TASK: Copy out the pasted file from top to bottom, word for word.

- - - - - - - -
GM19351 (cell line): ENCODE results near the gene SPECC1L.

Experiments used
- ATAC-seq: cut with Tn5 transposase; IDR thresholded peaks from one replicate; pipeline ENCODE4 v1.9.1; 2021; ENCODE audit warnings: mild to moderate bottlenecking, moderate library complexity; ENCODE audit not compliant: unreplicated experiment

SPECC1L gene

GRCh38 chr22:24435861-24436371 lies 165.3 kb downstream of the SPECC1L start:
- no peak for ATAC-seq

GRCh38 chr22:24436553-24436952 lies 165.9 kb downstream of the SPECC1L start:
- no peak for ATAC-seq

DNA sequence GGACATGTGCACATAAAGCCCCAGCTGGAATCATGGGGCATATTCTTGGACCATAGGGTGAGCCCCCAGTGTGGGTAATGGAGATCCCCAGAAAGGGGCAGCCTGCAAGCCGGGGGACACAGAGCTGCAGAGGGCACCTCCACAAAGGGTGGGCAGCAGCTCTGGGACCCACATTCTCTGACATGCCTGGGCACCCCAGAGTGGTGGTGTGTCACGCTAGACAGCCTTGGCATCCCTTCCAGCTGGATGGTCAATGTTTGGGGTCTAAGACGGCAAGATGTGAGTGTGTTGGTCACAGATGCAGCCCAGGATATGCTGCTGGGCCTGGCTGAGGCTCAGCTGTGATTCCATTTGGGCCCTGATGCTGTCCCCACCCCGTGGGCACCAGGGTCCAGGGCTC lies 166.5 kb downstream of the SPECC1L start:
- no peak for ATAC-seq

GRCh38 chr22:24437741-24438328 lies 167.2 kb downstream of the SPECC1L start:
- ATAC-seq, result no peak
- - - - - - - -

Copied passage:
GM19351 (cell line): ENCODE results near the gene SPECC1L.

Experiments used
- ATAC-seq: cut with Tn5 transposase; IDR thresholded peaks from one replicate; pipeline ENCODE4 v1.9.1; 2021; ENCODE audit warnings: mild to moderate bottlenecking, moderate library complexity; ENCODE audit not compliant: unreplicated experiment

SPECC1L gene

GRCh38 chr22:24435861-24436371 lies 165.3 kb downstream of the SPECC1L start:
- no peak for ATAC-seq

GRCh38 chr22:24436553-24436952 lies 165.9 kb downstream of the SPECC1L start:
- no peak for ATAC-seq

DNA sequence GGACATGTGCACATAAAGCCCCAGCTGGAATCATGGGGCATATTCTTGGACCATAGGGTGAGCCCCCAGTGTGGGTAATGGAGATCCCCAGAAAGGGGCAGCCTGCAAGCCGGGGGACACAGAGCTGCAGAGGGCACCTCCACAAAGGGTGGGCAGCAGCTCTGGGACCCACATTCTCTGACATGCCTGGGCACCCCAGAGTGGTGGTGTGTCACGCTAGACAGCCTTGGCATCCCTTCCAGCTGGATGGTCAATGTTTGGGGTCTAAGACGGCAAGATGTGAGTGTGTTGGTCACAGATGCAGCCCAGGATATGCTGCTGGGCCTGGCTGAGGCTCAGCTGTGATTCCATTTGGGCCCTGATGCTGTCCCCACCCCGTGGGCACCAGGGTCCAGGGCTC lies 166.5 kb downstream of the SPECC1L start:
- no peak for ATAC-seq

GRCh38 chr22:24437741-24438328 lies 167.2 kb downstream of the SPECC1L start:
- ATAC-seq, result no peak